I feel like I’ve lived a long life in a way. I have a calmness in just being a human and being here. I feel really connected with myself and the world. I’m am a slow-paced, self-aware person and am not really chasing anything… I guess I am chasing something, because I’m an artist, but what’s most important to me is being being a good person, being part of this life, and making it a good experience for myself and others. So yeah, in a way I feel like a really old soul.

You released your debut album ‘Are You There, Boy?’ last October. Can you tell me about the story behind this album and how you approached creating your first full length project? 

I started without a plan. I just wanted to make music without restraining myself. When I’d tried to make an album before, I thought I had to have a strong concept and it killed the whole process. I thought so much that I didn’t make any music. So, my strategy this time was to let go of everything, not think, to make music for a year and then look at what I’d created. It was a really inspiring way to work. I had to throw away so much! I’m kind of trying to connect with like making a lot of bad stuff. It’s an important part of the process. The bad songs are just as important as the good ones.

Even though you didn’t start off with a set concept, narratives of identity, loneliness, and queer love emerged in the album. Why are these important themes for you to explore through your music? 

These are themes I think about a lot. I feel them really intensely. While I wanted to be vulnerable on this record, I also wanted to try and be more playful. I can be quite a serious way, kind of calm and serious. I can be fun as well, but I need someone to drag me out of my shell. I felt like this project was a chance for me to explore the edgier side of my personality—the funniness and the weirdness.

Were you working with any collaborators on your project that helped drag you out of your comfort zone?

Yes! My producers, who are good friends of mine, are really good at it. They know me so well.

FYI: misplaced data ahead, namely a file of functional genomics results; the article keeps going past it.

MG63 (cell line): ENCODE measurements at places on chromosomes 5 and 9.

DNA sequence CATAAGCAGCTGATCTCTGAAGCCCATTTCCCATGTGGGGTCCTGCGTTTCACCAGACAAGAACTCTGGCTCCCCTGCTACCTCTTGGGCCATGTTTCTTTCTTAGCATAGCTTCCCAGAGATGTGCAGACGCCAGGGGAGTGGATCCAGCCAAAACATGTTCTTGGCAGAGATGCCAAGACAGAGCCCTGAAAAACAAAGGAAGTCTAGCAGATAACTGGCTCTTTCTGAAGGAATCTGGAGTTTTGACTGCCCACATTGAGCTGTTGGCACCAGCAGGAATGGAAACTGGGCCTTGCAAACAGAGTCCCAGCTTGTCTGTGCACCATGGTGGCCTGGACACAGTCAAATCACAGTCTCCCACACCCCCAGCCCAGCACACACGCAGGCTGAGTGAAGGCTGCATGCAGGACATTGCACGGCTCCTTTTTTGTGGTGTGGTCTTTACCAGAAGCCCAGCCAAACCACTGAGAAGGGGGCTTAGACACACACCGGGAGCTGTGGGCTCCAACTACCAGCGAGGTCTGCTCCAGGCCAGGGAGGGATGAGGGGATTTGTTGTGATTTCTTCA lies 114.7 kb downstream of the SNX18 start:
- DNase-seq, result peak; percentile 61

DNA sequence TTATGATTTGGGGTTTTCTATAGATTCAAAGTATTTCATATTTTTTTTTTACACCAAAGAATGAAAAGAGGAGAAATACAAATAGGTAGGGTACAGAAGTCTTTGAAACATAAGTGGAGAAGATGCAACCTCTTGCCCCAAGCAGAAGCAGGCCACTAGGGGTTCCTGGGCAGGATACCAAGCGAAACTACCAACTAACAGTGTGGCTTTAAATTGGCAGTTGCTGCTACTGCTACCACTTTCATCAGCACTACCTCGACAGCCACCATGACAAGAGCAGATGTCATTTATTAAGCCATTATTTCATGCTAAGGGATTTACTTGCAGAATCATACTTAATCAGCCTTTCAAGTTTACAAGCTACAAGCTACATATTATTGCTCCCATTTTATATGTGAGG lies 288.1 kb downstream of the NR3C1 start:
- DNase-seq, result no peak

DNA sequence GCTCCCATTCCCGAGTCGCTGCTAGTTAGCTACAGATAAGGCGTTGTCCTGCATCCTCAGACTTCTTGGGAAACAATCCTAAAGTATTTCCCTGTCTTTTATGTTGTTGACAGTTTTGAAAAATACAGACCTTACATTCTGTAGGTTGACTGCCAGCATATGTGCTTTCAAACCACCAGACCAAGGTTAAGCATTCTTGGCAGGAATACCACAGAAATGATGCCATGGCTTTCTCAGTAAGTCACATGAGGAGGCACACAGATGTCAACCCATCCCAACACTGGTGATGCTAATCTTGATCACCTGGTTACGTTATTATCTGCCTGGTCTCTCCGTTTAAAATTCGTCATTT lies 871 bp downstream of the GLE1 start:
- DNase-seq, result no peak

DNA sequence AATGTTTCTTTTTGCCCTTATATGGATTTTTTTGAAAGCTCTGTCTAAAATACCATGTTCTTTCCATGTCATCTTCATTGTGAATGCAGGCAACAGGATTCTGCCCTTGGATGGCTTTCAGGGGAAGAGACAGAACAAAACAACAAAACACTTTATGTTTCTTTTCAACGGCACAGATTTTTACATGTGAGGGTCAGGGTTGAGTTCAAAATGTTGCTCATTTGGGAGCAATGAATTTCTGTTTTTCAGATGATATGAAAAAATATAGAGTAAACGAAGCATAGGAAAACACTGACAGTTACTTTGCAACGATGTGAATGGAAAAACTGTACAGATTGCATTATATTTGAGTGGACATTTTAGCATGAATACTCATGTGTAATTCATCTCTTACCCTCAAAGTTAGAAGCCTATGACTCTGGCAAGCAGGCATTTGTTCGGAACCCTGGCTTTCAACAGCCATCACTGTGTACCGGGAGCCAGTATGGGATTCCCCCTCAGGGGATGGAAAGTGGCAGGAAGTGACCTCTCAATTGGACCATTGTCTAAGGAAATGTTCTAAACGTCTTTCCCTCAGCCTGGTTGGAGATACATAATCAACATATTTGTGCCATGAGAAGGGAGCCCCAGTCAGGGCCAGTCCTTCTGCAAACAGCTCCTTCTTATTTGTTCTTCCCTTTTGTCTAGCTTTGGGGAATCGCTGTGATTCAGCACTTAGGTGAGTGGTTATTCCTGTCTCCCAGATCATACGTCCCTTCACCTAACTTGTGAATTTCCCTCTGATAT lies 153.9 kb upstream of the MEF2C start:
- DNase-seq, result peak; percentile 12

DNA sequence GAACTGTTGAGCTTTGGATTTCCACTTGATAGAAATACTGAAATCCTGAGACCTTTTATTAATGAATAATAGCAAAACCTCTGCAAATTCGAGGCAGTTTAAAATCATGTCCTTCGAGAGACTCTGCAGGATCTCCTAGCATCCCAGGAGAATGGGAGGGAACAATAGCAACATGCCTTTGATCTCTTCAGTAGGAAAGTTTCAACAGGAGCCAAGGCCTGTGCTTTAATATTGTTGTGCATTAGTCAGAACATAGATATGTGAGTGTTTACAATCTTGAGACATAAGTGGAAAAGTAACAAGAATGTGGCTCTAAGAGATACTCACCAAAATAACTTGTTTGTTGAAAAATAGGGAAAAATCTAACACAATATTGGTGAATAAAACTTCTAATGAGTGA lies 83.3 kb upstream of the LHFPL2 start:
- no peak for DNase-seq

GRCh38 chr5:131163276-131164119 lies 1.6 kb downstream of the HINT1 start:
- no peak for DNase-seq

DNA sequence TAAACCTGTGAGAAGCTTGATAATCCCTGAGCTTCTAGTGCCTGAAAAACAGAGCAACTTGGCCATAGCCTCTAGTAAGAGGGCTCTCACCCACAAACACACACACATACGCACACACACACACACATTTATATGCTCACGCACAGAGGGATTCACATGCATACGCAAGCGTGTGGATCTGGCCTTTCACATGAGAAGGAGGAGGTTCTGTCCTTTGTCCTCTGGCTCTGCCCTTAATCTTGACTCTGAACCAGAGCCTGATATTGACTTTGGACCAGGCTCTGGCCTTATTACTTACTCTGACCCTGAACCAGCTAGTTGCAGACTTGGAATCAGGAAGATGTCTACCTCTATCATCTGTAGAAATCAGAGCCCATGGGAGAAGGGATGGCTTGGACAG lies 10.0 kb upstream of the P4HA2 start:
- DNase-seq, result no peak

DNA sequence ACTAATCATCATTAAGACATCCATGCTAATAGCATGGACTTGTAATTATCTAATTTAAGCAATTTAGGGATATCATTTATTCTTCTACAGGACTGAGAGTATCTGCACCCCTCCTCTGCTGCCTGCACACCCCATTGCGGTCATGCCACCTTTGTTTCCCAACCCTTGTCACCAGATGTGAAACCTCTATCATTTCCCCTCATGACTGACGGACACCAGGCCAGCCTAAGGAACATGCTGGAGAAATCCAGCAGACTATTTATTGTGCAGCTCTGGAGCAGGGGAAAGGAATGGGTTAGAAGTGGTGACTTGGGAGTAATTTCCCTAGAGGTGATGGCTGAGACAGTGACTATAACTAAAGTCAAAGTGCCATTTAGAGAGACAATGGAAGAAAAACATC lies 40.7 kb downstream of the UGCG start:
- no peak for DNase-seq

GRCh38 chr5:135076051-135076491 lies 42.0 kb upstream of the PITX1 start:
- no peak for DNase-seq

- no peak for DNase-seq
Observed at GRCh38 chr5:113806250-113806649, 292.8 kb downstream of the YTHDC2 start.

The song you performed for your A COLORS SHOW is the first new music you’ve shared since ‘Are You There, Boy?’ Does it follow on from the album at all? 

I actually wrote it before the album came out. It came out of the album-writing process. It didn’t really fit into the project, but I loved it a lot, and the producers did as well, so we knew we needed to save it and come back to it later. It’s really nice that it has its own life now.

What’s it about? 

It’s about love, or admiring someone and really connecting with them. It dives into the feeling of adoration and how destructive it can be.

“The most important thing for me is movement…

… being creative and always progressing.”

What do you enjoy doing outside of music?

I’ve played a lot of tennis lately and I’m really enjoying it. I want it to become my new hobby. I got inspired to start at a gig, actually. My bandmate and I had a three hour break between soundcheck and the concert and didn’t know what to do. He suggested we bought some rackets and played tennis. We drove to the shop, got some balls, two rackets, and played a match. It was so much fun. Since then we’ve played a lot together. I really like being active, being outside, and working out. When you play tennis, you just think about tennis. When you run, you just think about running. I think it’s a good thing for my body and mind.

Have you seen Lucas Guadagnino recent tennis film ‘Challengers’? I feel like there’s going to be a lot of people trying out tennis as a result of it. 

I haven’t, but I love Zendaya, who plays the main character. She’s one of my favorite actors—she’s so versatile.

What are your ambitions for the future? 

One of my goals is to just become the best musician I can. I love learning new instruments. At the moment I’m learning to play the flute—I’m dating a flutist and he’s giving me lessons. I try to grow as a musician all the time. I want to become a really good songwriter as well, to make a lot of albums and push it forward all the time.

The most important thing for me is movement—being creative and always progressing. The biggest goal I have for the next five years is to always move and never be in the same place. That doesn’t mean that I have to have bigger and bigger audience. I’d would love that, and I’d love to you as well, but more than that I just want to stay curious. When I’m 80-years-old, I still want to be curious.

What one piece of advice would you share with the COLORS audience?

Like I said before, always stay curious and embrace movement. If you have writer’s block, you don’t have to stand in one place while you’re experiencing it. You can do something else while you have it. Learn an instrument, read a book… it’s so important not to stop. It’s so inspiring to feel like you’re always going somewhere, but you don’t always have to follow the same path, you can take a side path. But always move, and always feel like you’re breathing.

Beharie is a Norwegian artist whose A COLORS SHOW was released on Thursday 20th June 2024. You can watch the full performance on our YouTube channel.

Text: Emily May
Photography: Shawn Arvind and Viljar Siljan